Thunderstorm asthma season is upon us once again, with hay fever sufferers in particular warned to be prepared.

People are being warned to guard against the potentially fatal condition, which can strike any time from late spring to early summer.

Ten Victorians died from thunderstorm asthma in November 2016, and 1400 were hospitalised.

Emergency services labelled the influx an epidemic and struggled to keep on top of the calls for help.

While a high pollen count is not ordinarily dangerous, a thunderstorm can make it deadly.

When the rain hits, airborne grains of pollen absorb the moisture until they burst, releasing smaller particles. These penetrate deep into the lungs, triggering asthma.

“We know that half the people that presented in the severe thunderstorm epidemic [in 2016] had never suffered from asthma before,” Epworth healthcare respiratory Dr Michael Sutherland told the Today show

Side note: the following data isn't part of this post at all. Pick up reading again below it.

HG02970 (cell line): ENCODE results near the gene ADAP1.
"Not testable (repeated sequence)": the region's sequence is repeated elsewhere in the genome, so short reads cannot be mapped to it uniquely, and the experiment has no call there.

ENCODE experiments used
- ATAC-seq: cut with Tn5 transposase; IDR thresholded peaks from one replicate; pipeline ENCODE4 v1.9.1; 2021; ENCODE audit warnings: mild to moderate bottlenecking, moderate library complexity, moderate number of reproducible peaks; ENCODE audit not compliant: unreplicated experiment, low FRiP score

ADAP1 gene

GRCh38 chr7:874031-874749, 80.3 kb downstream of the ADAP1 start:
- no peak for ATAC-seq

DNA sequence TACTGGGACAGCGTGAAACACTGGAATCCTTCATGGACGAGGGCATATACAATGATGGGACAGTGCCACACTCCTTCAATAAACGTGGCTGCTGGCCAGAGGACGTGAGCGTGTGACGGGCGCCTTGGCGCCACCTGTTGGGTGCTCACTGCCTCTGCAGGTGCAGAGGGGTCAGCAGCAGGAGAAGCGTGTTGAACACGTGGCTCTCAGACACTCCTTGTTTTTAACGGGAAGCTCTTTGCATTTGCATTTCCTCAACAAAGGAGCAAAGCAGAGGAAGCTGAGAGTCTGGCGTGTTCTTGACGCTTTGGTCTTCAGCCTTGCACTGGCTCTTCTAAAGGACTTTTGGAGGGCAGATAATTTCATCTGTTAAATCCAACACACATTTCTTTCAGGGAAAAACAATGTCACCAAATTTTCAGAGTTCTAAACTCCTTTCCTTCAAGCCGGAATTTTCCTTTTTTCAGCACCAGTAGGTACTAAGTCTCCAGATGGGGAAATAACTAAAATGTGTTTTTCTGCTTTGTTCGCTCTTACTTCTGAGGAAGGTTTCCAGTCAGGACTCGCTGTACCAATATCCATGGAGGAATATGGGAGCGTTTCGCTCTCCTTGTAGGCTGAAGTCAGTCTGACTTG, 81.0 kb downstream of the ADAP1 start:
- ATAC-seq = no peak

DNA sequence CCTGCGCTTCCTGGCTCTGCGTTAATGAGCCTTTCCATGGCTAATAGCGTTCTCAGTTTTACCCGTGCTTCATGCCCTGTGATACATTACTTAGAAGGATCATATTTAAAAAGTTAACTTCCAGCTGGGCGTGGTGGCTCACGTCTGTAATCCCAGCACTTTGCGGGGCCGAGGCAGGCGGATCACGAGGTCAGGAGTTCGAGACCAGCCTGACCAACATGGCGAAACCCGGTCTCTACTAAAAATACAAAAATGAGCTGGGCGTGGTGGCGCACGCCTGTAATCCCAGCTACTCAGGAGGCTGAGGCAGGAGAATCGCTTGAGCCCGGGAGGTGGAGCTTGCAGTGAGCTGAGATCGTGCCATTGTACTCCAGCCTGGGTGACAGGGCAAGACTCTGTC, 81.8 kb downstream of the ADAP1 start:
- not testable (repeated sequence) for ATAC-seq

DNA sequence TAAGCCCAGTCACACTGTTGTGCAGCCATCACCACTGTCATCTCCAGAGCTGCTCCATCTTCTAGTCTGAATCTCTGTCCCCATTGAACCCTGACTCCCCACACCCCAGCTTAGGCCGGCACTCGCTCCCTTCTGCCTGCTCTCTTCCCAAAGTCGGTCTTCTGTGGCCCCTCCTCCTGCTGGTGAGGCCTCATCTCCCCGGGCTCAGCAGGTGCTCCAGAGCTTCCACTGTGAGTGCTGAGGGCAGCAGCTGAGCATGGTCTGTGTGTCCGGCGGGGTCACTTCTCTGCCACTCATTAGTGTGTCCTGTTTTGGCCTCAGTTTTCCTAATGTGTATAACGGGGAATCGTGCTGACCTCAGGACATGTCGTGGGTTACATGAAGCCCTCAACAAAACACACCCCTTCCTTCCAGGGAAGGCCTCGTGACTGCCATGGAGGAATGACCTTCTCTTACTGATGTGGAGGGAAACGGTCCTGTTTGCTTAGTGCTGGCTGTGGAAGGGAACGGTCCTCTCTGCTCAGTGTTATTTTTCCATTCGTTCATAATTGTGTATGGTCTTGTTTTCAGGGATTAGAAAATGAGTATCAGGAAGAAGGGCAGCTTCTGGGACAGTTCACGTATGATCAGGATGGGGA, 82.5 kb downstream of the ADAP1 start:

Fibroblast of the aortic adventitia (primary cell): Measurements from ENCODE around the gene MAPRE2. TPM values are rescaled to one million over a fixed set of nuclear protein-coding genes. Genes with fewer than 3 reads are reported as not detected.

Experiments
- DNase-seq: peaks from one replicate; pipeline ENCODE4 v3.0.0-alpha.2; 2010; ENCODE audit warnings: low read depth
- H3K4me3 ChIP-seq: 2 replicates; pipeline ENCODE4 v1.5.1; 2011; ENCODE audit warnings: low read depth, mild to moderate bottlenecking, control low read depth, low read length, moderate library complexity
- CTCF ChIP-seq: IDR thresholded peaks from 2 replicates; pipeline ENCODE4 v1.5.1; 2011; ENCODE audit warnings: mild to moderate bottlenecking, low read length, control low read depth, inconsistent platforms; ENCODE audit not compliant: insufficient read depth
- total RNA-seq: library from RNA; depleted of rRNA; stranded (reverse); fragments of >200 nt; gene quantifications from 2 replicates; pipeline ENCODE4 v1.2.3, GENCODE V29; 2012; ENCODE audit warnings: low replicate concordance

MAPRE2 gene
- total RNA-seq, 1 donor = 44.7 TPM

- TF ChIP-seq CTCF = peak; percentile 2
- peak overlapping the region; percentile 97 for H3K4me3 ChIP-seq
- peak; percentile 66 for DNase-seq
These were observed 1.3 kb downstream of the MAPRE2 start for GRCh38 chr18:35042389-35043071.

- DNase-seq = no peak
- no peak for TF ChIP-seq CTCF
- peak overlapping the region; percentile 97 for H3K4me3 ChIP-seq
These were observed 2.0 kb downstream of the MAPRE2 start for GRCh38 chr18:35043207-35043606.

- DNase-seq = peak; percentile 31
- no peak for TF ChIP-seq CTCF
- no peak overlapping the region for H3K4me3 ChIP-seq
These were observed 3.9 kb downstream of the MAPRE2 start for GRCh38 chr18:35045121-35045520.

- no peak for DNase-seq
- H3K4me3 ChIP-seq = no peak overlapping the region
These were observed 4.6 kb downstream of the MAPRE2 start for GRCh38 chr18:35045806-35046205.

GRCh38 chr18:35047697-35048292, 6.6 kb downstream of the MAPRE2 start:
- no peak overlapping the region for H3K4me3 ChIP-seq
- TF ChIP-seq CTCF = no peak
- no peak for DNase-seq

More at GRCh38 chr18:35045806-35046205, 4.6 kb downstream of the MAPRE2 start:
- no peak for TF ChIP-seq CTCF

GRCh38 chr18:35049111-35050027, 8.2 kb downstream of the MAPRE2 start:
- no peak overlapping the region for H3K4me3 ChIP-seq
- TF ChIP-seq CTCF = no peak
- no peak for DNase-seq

“The main symptoms are wheeze, tightness, shortness of breath and cough, and about 20-percent of people have hay fever in Australia so they’re the ones that are at risk of thunderstorm asthma,” said Dr Sutherland.

Hay fever sufferers are being urged to see their doctor for preventative measures.

“Get a blue reliever puffer like Ventolin, which you can buy over the counter and take four puffs, which will open the airways. If it’s not relieved, you need to call the ambulance and go to hospital,” warned Dr Sutherland.

It is believed the drought could help lessen the risks this season, as thunderstorm asthma relies on grass pollen of which there is less of this year.

But professionals say that’s not a reason to be complacent.

“There will be less grass pollen, but as we all know, you cannot predict the weather and everyone needs to be prepared,” said Dr Sutherland.

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